Growing (and Using!) Your Own Herbs
Gardeners are gamblers. Every year we scatter seeds, stock up on seedlings, amend our soil, water faithfully, cross our green thumbs, close our eyes, and pray for something out there to survive -— all the while knowing that Mother Nature has totally stacked the cards against us. Why? Because we've tasted that delicious homegrown payout, and we crave more. And besides, even if we lose everything this year, we know there's always a chance we can win it all back, and then some, next season.
There are no sure things when it comes to coaxing food out of the garden, but just like at casinos and the horse races, some bets have better odds than others. And after 18 years of growing everything from arugula to zucchini in my large organic kitchen garden, I've figured out how to consistently walk away with the biggest payouts: by planting herbs. Homegrown herbs are easy to grow, cheap to keep, don't require lots of space or attention, and aren't usually bothered by diseases and pests. They're pretty to look at, bursting with flavor, and far fresher than anything you can buy at the store.
In comparison, store-bought fresh herbs are notoriously pricey, often come packaged in non-recyclable plastic containers, and are sometimes sprayed with really scary chemicals. The selection is limited, and a lot of times the fresh herbs aren't actually all that fresh. One of the nicest things about growing your own herbs is that unlike many vegetables, you don't need a whole bushel to make a worthwhile harvest; just a little bit will go a long way. And most herb plants actually benefit from from being regularly snipped back, even when young. All you really need to get growing is a mostly sunny spot that has well-drained soil. Lots of herbs will also do well in containers, and many can even be grown indoors on a sunny windowsill.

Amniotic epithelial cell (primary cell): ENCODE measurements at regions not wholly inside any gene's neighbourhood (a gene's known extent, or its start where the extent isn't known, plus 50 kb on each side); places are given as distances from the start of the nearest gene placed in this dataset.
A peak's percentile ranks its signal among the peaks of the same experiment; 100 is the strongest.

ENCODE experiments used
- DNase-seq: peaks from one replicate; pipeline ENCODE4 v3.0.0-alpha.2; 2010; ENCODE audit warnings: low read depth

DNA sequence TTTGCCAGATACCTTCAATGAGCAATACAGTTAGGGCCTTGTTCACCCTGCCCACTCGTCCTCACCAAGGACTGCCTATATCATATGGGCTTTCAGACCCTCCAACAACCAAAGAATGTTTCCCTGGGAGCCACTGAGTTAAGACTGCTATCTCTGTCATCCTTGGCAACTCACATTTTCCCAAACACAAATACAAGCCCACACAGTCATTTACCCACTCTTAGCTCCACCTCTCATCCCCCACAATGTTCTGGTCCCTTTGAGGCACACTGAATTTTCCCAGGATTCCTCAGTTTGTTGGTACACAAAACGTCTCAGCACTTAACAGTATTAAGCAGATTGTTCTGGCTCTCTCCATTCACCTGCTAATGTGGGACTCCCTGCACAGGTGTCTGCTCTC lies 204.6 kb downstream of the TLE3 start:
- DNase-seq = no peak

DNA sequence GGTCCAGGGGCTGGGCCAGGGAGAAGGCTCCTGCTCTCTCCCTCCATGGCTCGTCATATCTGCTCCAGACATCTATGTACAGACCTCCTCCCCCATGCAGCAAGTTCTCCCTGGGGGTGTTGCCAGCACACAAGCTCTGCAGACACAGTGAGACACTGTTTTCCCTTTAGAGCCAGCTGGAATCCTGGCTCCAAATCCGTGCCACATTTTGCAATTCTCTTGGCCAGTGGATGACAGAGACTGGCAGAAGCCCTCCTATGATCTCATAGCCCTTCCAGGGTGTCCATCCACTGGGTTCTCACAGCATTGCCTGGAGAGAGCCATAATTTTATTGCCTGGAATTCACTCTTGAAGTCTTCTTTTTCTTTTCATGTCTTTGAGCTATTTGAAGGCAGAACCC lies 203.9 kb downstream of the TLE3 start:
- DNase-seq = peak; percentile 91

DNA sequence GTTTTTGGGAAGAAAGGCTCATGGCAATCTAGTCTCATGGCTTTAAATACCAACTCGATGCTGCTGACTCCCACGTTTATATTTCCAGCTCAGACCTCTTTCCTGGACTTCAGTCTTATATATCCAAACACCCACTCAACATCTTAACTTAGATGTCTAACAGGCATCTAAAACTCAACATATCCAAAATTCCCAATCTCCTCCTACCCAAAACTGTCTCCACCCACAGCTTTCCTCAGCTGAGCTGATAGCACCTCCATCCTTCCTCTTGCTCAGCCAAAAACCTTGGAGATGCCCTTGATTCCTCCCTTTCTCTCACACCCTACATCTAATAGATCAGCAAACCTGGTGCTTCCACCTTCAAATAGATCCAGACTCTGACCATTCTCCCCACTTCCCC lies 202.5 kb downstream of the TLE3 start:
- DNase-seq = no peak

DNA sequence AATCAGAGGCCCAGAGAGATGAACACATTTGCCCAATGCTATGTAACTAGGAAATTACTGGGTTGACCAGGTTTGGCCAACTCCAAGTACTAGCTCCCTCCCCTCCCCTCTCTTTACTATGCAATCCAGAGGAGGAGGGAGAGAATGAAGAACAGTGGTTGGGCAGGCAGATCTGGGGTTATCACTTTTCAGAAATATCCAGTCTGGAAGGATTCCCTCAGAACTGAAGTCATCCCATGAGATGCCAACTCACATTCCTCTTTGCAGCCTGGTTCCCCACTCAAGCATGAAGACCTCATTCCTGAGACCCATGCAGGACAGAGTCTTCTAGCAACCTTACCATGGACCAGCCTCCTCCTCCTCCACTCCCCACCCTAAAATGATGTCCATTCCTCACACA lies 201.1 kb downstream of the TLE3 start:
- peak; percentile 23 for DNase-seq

Ready to risk it? Here are my six favorite, easiest-to-grow herbs:
If I could only have one perennial herb in my kitchen garden, I would definitely choose chives. They'll endure hot, dry, humid summers with nary a droop and are hardy to Zone 3. Pests ignore them, and they're even said to discourage harmful insects, including aphids and mites, from attacking nearby plants. Chives should be dug up and divided every three years. I also tucked some purchased seedlings in with them, too.
Chives have hundreds of uses. You can add them to everything from mashed potatoes and scrambled eggs to chicken salad and quesadillas. They also mingle well with other herbs; try mixing some chopped fresh chives, basil, oregano, and parsley into yogurt cheese for a quick, scrumptious, versatile dip/spread. Before your plants die back in winter, stash a cup or two of chopped chives in an airtight container in the freezer. The pieces will freeze individually, enabling you to pull out a pinch of two whenever you need it.
Basil is an excellent companion for tomatoes, peppers, and eggplant.
Gardening can be a real challenge here in Missouri, and basil is one of my few never-fail crops. If you're a big pesto fan, you can save a small fortune by growing your this heat-loving annual. Each year I stock my freezer with enough pesto to last throughout the year.
Basil just keeps on giving; with water and sun, these plants will start growing right back.